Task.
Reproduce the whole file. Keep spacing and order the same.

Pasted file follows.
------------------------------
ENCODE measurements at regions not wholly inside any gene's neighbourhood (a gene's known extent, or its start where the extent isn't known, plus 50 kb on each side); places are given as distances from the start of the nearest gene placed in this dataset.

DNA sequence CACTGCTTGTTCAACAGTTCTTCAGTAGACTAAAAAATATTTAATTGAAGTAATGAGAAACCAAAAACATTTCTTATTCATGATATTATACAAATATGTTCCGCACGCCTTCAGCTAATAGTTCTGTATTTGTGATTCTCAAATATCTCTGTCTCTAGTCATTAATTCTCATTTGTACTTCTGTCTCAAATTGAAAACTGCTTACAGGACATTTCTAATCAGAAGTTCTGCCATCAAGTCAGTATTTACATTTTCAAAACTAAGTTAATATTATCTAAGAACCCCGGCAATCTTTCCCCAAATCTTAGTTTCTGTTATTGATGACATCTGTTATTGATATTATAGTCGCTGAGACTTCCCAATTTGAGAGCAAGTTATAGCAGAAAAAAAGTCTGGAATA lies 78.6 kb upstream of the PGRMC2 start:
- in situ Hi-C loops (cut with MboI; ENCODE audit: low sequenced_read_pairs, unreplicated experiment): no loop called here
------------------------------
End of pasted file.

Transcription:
ENCODE measurements at regions not wholly inside any gene's neighbourhood (a gene's known extent, or its start where the extent isn't known, plus 50 kb on each side); places are given as distances from the start of the nearest gene placed in this dataset.

DNA sequence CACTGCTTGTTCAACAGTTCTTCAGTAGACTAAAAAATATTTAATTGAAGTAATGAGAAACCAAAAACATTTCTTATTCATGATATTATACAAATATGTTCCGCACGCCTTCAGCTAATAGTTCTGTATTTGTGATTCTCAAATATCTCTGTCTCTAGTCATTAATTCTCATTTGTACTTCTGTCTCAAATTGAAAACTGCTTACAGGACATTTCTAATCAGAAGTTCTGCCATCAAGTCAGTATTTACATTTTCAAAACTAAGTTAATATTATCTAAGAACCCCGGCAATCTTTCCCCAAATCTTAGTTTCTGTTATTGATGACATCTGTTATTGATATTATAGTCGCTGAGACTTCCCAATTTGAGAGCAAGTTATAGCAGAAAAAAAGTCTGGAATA lies 78.6 kb upstream of the PGRMC2 start:
- in situ Hi-C loops (cut with MboI; ENCODE audit: low sequenced_read_pairs, unreplicated experiment): no loop called here